An ordinary weekend get-together at the home of George Fosdyke in Brensford takes a strange turn or two when a) a sudden storm floods the region, isolating the homes and b) a party of three strangers showing up, desperate to visit Fosdyke’s neighbour, Donald Carswell. Oh, and I suppose I should mention c) that when the flood-waters subside the next morning, Carswell is found dead, alone in his house.
Soon, Scotland Yard is summoned, in the form of Inspector Arnold and by a stunning coincidence, his friend and sleuthing partner Desmond Merrion happens to be staying down the road. Soon they realise that Carswell was more than just the village grumpy old man – he was up to his neck in a criminal conspiracy. But which of his acquaintance was the one who decided to end the partnership?
I was lucky enough to get a copy of this on eBay the other day – with a dustjacket and for less than a tenner! – so I thought for once I wouldn’t let it sit on the shelf but read it as soon as possible. My John Rhode collection is growing nicely – 70% of the titles now sit on my shelf – but collecting Miles Burton, John Street’s other primary alias, is much harder going. So when I got hold of this, after doing a little happy dance, obviously, it went to the top of the TBR pile.
It’s a late title in Street’s canon – there are only four Burton titles that follow this (and 56 that precede it) – but based on my reading so far, the late Burton’s aren’t as weak as the late Rhode titles. But this one… well, it’s okay, I guess.
Street on occasion liked to tell stories about criminal conspiracies – Pinehurst, Proceed With Caution, Blackthorn House – and for me, they are his weakest tales, so when this rapidly changed from a tale of a village under threat from a flood into such a tale, I was a bit disappointed. There’s some lovely stuff with the house party coping with being forced upstairs so abandoning that aspect for a good chunk of the narrative was disappointing. Having said that it bears up a lot better than the Priestley titles as Arnold and Merrion are a more entertaining double act than Jimmy Waghorn and whoever he’s treading water with before he gives up and goes to find Priestley to ask who the murderer is.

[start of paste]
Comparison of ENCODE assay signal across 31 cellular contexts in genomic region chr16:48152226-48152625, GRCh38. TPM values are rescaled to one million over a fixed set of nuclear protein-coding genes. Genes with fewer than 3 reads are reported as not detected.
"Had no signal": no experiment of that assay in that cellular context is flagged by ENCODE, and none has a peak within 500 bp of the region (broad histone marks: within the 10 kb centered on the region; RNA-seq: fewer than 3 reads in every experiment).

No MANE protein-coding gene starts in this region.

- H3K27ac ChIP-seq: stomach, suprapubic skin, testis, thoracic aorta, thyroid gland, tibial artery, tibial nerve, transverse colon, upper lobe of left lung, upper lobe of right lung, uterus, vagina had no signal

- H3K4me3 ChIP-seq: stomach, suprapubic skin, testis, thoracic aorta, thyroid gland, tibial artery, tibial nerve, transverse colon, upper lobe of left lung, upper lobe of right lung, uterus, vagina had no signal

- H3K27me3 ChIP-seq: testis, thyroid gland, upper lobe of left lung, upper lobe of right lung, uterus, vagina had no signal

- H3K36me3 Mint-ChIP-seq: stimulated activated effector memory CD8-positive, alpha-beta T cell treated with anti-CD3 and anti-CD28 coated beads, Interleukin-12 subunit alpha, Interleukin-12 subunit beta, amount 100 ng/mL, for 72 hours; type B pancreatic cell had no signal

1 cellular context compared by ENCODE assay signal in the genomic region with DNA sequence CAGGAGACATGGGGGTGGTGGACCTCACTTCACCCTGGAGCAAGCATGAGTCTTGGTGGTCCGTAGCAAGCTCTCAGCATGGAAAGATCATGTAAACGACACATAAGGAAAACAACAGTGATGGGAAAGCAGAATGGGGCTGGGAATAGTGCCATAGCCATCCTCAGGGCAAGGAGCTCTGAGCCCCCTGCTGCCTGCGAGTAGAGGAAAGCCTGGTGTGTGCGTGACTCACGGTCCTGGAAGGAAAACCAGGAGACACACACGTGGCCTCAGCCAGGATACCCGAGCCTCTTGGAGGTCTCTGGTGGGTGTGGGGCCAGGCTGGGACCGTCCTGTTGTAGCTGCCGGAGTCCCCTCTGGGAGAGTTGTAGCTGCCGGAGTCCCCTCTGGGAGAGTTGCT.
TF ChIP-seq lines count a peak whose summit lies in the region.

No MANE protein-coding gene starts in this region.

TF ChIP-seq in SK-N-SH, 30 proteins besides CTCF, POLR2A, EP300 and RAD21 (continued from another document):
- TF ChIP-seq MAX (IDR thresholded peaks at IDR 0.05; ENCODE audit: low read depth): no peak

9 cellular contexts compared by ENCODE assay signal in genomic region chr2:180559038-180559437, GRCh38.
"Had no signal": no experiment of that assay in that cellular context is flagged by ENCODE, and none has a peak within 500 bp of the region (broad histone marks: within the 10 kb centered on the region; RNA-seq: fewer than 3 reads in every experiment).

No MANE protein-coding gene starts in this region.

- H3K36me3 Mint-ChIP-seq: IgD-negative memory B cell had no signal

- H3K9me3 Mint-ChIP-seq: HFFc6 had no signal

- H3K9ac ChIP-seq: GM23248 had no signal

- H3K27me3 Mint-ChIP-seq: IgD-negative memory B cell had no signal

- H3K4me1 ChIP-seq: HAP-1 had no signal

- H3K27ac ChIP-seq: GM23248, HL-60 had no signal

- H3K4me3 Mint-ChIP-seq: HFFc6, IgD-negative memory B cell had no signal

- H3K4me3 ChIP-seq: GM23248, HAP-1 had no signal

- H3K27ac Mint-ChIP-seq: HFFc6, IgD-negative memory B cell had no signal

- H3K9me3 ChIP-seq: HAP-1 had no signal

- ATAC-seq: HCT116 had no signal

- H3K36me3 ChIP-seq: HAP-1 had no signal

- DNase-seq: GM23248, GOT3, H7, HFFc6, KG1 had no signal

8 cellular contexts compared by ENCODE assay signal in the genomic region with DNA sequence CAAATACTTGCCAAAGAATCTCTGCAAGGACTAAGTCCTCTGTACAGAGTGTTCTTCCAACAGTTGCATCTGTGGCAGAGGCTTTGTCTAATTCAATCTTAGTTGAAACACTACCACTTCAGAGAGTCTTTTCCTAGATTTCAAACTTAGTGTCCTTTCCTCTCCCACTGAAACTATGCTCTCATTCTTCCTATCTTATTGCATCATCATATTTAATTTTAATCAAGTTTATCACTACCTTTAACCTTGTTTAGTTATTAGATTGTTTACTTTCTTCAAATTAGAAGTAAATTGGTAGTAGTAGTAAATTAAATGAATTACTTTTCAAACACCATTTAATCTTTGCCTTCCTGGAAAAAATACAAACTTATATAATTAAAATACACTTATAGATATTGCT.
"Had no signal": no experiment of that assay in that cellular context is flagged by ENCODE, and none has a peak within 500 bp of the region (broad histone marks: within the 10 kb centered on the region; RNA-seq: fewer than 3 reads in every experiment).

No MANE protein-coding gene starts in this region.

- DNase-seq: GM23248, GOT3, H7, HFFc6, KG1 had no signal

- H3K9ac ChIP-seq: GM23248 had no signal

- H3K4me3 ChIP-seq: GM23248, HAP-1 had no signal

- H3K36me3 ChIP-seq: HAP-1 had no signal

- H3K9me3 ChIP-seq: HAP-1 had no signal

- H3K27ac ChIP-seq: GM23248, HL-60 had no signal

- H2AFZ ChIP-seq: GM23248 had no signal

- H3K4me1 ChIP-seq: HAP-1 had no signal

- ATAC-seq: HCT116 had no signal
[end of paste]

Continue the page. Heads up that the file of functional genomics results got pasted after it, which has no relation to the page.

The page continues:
The ending though is a problem. A certain clue, once mentioned, will either give away the murderer, if the reader has a very good memory and was paying attention or, in the other case, have the reader scratching their head wondering if they’ve been cheated. I can see what Street was going for with this one, but I’m not convinced that it works.
Still, entertaining enough, if nowhere near Street at the top of his game.
Availability: Good luck, although there is a dodgy ebook floating around out there in the ether.
Just The Facts, Ma’am: WHEN – During A Weather Event
Like yourself, I have been reading quite a lot of Cecil Street over the last few years but unlike yourself I much prefer the Rhode books to the Burton books.I’m not certain how true that would remain if I were able to read more Burtons from Street’s earlier and, I think better period from the thirties and early forties but that’s the case at present. This reading was stimulated by the presence on archive.org of a significant number of titles, most of which were uploaded by John Jermey, the person who created the GAD Wiki, and, since Street is out of copyright both here in Canada and also in Jermey’s Australia, I have no qualms about downloading those titles which are available. I have also purchased a number of titles and got some others via inter-library loan from the University of Alberta.
I wanted to express some of my thoughts about Street’s work, and since relatively few people have read much by him, aside from the recent re-issues by the British Library, I’m going to say them here because you will have at least read enough of Streets books to know what I’m talking about.